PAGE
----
Continued economic expansion, rising home sales and an increase in wage growth that is on par with home price growth are some of the expectations for the second half of 2019, according to speakers at the recent residential real estate forum at the 2019 REALTORSÂ® Legislative Meetings & Trade Expo.
Dr. Lawrence Yun, chief economist at the National Association of REALTORSÂ®, delivered his 2019 midyear forecast, which predicted changing future migration patterns as buyers search for more affordable markets. Inventory in the U.S. has grown for eight straight months on a year-over-year basis, and Yun expects that to continue.
â€śHome sales should be much stronger based on the economic fundamentals of jobs, interest rates, population and consumer confidence,â€ť said Yun.
After several years of wage growth outpacing home price growth, this year both are more closely aligned as average hourly wages accelerate. â€śWith strong job creation, wages are growing at a faster pace. Finally, wages and home prices are aligning,â€ť Yun said. â€śThis is good news for employees.â€ť He added that this shift is a healthy development toward keeping housing affordability stable.
That said, because of significant differences in home prices between metro markets, Yun says there may be a steady shift in the relocation of people and companies into more affordable regions of the country. Housing affordability had been falling, according to NARâ€™s Housing Affordability Index.
â€śWhile affordability has been sliding, it is still better than we saw in the year 2000. This is due to much lower mortgage interest rates today,â€ť Yun said.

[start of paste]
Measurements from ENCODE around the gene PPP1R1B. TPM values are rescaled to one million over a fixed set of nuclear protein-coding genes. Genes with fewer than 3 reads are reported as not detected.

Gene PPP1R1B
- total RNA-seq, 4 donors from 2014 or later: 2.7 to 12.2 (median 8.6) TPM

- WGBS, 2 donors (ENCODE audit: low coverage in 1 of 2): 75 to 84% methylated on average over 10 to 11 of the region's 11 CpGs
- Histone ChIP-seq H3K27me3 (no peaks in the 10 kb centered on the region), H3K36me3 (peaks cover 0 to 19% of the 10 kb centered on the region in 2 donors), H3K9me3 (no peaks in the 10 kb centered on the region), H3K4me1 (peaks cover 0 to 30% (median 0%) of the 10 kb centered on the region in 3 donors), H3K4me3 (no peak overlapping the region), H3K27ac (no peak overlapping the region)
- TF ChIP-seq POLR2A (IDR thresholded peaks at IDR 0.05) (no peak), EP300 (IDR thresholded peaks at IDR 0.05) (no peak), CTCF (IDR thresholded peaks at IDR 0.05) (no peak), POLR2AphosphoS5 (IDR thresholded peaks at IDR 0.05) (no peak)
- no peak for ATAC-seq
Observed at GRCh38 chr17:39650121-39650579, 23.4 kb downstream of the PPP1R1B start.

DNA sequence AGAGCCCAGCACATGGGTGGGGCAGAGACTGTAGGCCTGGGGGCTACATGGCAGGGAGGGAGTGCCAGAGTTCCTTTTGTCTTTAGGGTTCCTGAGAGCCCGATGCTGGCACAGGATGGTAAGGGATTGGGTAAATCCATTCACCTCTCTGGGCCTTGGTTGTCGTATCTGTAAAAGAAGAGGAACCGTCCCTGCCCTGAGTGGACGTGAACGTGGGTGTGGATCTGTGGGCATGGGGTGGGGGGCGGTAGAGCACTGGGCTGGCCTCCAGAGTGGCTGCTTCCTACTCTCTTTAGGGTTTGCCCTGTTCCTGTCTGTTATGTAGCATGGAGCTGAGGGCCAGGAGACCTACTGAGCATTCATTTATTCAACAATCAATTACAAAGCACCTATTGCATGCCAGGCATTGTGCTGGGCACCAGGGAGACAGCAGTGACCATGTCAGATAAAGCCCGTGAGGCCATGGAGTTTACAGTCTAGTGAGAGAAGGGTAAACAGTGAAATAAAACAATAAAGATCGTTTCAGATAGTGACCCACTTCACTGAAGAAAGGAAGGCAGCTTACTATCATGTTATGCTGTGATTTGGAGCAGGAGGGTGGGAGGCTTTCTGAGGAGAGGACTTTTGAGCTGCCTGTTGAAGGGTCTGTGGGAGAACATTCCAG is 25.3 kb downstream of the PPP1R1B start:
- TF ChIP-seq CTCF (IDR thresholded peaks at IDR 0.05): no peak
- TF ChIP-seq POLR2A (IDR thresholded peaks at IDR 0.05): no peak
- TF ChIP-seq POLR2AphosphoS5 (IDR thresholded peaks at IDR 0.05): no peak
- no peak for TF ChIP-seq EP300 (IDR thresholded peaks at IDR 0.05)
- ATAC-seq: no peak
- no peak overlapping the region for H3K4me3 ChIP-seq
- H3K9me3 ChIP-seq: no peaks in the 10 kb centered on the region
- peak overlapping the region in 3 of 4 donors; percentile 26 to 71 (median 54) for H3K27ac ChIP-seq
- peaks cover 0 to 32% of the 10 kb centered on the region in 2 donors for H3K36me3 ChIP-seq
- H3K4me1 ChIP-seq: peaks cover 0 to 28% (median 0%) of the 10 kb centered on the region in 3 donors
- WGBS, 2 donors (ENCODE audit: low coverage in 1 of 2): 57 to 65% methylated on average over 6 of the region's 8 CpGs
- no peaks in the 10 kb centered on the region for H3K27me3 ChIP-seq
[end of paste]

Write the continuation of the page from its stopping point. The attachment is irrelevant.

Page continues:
Danielle Hale, chief economist at realtor.comÂ®, also spoke and projects that year-over-year inventory growth will be moderate nationwide. Realtor.com has seen listing prices up 6.9 percent year-over-year in April. The REALTORSÂ® Affordability Distribution Curve and Score produced by NAR and realtor.com shows that higher-income households have more access to available inventory.
â€śWe used to see home price growth only around the coasts, but now weâ€™re seeing it throughout the country. Nationwide there are not enough affordable homes on the market, and those numbers have been declining,â€ť Hale said.
The third panelist, Dr. Johannes Stroebel, associate professor of Finance at New York University, discussed a recently developed paper on behavioral economics and housing. His research evaluated how Facebook data and individual beliefs about the local housing market could influence friendsâ€™ purchase choices.
Peopleâ€™s beliefs about whether buying a house is a good investment are driven by the house price experiences of their friends, Stroebel said: â€śFriends’ experiences are fundamentally related to personal beliefs of the housing market investments and influence personal behavior.â€ť
According to Stroebel, having Facebook friends who experience a 5 percent increase in home prices over the past two years can increase the probability that a renter buys a home over the next two years by 3 percent. â€śIndividuals do discuss property value with their friends, and this changes behavior,â€ť he said.
Positive experiences were even shown to increase size of a home individuals purchased. â€śWhen home prices in socially-connected counties go up, it causes a reaction that changes home prices locally.â€ť
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